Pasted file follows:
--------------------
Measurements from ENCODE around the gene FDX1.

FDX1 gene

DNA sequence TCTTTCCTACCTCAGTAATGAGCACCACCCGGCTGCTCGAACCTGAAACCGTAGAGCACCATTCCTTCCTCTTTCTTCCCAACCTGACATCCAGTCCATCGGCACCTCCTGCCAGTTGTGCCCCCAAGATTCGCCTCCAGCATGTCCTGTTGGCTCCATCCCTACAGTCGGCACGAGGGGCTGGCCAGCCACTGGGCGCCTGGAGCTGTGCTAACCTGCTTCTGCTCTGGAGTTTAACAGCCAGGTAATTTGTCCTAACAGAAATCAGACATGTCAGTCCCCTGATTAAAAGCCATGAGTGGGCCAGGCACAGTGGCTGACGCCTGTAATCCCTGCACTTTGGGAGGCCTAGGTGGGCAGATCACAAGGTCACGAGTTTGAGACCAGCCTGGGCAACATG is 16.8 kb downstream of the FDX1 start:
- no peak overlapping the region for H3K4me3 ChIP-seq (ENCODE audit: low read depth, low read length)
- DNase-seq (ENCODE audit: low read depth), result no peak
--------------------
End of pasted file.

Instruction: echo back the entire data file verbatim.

Measurements from ENCODE around the gene FDX1.

FDX1 gene

DNA sequence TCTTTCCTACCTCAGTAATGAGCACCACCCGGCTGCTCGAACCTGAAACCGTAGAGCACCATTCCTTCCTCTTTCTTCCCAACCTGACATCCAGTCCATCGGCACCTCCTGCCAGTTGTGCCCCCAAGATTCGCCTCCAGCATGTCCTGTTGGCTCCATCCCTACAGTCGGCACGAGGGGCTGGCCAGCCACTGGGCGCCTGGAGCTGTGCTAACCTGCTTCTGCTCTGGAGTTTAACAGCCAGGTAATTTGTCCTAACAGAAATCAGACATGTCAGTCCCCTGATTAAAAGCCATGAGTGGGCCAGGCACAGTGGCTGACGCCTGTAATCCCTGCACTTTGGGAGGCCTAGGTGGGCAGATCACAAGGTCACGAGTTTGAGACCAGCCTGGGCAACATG is 16.8 kb downstream of the FDX1 start:
- no peak overlapping the region for H3K4me3 ChIP-seq (ENCODE audit: low read depth, low read length)
- DNase-seq (ENCODE audit: low read depth), result no peak